Solution For Tree Ordinance Dispute Suggested

By John Burton

FAIR HAVEN – The Bor­ough Council seems to be making its way to another round on the future of a long-argued tree preservation ordinance.

Borough Councilman Robert Marchese initiated a conversation during the council meeting Monday, May 14, and offered an amended version of the ordinance that has been the source of debate for more than a year.

As Marchese explained it, the proposal would change the existing ordinance and allow property owners to get tree removal permits for certain types of trees with a certain diameter without having to appear before the planning board.

“It would essentially be the same,” as the existing ordinance, Marchese said, “but now it would be done administratively.”

The change would put the ordinance under the purview of code enforcement and property maintenance, rather than its current designation as a planning and zoning ordinance.

If the council adopts the proposal, property owners would have to apply for a permit and have it evaluated by the local code enforcement officer and borough’s arborist.

Property owners would appear before the planning or zoning board for approval only if the property was part of an application for development.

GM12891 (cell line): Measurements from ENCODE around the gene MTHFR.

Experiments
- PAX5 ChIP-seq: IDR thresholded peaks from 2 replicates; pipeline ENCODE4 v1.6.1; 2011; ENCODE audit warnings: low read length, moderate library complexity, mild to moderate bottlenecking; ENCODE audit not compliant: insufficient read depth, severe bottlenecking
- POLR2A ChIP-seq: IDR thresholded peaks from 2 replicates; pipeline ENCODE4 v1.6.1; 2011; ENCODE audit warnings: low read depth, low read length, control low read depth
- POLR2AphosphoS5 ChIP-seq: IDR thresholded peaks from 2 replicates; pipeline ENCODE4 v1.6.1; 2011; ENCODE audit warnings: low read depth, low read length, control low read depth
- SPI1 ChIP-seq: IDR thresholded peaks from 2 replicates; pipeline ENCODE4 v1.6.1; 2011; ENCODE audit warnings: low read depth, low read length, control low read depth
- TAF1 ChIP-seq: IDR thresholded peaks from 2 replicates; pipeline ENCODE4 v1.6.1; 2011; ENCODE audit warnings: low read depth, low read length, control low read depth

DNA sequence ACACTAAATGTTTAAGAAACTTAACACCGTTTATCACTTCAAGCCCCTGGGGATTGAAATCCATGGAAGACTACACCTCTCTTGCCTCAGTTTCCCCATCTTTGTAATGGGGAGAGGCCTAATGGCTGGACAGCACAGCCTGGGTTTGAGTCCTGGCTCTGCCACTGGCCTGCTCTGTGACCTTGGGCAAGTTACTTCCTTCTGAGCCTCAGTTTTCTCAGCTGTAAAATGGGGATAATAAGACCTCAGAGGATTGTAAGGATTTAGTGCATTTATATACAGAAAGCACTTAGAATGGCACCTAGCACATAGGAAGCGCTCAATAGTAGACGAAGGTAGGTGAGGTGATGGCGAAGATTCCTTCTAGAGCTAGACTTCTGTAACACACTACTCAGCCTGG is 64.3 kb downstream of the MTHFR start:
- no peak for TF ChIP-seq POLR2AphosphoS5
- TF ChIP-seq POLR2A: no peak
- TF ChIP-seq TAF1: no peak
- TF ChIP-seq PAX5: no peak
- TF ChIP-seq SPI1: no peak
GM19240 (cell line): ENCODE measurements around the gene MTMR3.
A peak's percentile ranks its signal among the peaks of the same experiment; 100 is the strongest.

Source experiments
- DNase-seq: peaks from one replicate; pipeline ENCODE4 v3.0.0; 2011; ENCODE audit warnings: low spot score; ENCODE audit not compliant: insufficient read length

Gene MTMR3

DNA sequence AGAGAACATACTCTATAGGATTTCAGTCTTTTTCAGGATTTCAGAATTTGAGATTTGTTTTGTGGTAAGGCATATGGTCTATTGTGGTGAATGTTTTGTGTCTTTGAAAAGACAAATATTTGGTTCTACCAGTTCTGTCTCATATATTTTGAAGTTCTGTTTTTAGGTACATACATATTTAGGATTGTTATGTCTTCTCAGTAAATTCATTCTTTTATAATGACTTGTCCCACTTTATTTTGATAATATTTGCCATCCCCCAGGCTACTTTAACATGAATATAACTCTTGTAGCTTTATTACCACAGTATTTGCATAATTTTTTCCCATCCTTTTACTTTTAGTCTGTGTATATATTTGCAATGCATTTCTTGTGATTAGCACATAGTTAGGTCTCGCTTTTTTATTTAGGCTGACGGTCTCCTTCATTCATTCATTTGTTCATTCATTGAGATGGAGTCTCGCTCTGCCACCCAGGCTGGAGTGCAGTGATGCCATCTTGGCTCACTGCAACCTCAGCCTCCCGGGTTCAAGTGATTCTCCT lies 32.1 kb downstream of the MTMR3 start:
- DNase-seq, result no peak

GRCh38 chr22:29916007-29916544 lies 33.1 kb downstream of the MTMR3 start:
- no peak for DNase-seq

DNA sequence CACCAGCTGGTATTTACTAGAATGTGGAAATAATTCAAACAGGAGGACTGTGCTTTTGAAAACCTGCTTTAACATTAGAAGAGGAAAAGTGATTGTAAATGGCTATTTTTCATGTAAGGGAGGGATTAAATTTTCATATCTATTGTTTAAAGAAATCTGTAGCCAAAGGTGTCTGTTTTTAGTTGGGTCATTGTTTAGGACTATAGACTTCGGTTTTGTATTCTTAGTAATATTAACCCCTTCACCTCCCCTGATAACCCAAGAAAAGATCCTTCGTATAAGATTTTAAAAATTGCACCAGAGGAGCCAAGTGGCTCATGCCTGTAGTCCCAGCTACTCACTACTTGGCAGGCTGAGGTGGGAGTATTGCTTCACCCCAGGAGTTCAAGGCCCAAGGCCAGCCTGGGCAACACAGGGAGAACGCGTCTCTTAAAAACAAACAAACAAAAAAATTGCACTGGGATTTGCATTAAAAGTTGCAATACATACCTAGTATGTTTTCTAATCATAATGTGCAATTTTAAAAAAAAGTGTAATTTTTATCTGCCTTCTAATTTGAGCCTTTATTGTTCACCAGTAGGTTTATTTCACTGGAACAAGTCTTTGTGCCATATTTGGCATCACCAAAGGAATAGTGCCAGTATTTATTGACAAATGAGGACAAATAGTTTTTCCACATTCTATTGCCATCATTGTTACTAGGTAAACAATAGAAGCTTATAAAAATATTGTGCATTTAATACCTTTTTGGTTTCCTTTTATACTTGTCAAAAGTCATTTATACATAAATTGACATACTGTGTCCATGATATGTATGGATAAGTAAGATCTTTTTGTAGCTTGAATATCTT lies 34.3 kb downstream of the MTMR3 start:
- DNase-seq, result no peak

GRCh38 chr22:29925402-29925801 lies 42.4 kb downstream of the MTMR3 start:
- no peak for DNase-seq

Property owners would continue to be able to go to the council if their applications are denied.

As it currently stands, the boards grant applications to remove trees and determine what trees need to be planted to replace them.

The existing ordinance has been on the books for about five years. It was enacted to preserve especially mature full-grown specimen trees and to prevent clear-cutting of properties, which had occurred in the past.

The ordinance became the source of much volleying among the council members more than a year ago when a developer appeared before the governing body to appeal the planning board’s denial of an application to remove 12 trees from a Poplar Avenue property.

The council was divided; some members said preservation was for the public good and others thought the law went too far.

Marchese was very vocal in his opposition to the ordinance during those debates. He called his new propsal “an improvement over what we currently have.”

“We understand there are deficiencies in our tree ordinance,” Mayor Benjamin Lucarelli said Tuesday. “I think this is a first step,” to remedy those concerns.

The proposal is only in the discussion stage, The borough council is reviewing the language, Borough Attorney Salvatore Alfieri said.

Officials may look at other municipalities’ laws as a model for the borough ordinance, Lucarelli said.

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